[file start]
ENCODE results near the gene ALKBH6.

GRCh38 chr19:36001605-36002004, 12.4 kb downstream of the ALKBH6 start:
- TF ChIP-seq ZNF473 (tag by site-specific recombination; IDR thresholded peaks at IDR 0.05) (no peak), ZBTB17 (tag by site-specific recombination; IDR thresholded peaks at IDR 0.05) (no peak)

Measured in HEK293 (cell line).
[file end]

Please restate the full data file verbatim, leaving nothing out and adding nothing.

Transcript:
ENCODE results near the gene ALKBH6.

GRCh38 chr19:36001605-36002004, 12.4 kb downstream of the ALKBH6 start:
- TF ChIP-seq ZNF473 (tag by site-specific recombination; IDR thresholded peaks at IDR 0.05) (no peak), ZBTB17 (tag by site-specific recombination; IDR thresholded peaks at IDR 0.05) (no peak)

Measured in HEK293 (cell line).